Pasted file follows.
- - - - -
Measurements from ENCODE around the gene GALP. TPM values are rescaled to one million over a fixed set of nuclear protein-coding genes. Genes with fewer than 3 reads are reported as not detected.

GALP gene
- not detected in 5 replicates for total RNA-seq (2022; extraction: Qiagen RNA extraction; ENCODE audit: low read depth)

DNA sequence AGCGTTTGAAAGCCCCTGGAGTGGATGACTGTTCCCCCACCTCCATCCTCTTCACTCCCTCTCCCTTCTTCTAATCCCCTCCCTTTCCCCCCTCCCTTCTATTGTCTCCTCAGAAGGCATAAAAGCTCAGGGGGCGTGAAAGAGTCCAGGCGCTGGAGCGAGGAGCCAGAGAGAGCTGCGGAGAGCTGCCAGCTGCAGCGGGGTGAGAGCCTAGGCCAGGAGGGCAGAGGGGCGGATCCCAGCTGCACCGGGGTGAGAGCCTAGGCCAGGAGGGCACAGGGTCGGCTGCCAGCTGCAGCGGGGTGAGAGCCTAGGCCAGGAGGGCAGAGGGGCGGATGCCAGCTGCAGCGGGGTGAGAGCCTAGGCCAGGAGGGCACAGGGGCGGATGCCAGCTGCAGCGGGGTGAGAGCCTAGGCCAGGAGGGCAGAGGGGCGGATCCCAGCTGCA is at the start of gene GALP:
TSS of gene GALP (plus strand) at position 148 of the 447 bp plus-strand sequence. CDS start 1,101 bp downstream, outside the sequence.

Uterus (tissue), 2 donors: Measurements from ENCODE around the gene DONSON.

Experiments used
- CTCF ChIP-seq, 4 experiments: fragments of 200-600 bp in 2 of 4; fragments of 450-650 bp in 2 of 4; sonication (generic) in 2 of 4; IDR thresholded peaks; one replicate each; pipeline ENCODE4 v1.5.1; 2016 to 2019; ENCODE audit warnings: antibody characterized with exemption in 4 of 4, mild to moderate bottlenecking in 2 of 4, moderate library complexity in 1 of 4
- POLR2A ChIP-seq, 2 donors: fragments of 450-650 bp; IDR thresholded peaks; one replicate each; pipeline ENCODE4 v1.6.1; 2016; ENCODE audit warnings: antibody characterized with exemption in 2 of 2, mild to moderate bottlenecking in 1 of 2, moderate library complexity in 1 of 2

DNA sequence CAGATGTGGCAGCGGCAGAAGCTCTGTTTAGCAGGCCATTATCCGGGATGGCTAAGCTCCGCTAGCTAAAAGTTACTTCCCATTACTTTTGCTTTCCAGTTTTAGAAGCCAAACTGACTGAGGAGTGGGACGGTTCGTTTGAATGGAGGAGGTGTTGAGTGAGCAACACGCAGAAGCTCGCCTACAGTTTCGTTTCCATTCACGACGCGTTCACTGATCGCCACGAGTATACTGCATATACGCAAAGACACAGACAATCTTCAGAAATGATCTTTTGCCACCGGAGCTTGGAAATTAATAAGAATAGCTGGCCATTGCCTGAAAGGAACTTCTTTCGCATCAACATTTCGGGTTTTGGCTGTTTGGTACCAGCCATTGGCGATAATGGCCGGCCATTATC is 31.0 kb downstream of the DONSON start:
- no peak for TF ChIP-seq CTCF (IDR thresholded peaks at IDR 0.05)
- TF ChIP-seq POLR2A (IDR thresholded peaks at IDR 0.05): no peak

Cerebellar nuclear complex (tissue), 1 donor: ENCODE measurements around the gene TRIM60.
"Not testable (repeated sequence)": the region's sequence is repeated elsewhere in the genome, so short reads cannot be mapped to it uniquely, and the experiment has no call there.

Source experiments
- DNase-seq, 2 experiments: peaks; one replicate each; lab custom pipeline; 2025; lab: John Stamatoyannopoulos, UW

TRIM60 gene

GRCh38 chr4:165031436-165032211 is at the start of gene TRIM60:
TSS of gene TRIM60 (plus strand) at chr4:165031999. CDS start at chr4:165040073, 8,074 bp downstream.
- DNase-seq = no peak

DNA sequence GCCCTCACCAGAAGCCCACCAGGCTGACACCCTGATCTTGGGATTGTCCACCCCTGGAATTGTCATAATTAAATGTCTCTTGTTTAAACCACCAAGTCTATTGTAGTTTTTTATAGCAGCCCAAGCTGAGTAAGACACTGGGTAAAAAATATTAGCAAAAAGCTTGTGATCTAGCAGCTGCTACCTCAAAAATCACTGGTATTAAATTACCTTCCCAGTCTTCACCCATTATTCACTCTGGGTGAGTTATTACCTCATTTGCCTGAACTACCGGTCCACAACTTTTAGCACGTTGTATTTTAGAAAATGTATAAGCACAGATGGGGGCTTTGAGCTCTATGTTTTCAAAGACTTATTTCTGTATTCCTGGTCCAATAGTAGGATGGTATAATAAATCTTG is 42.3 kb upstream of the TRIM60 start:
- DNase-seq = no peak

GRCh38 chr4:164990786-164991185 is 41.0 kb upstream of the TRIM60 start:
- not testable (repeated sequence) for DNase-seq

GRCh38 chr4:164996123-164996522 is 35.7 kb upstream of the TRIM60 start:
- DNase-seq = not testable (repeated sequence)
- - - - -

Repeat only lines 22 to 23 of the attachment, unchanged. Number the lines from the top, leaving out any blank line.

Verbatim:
- DNase-seq = no peak

GRCh38 chr4:164990786-164991185 is 41.0 kb upstream of the TRIM60 start: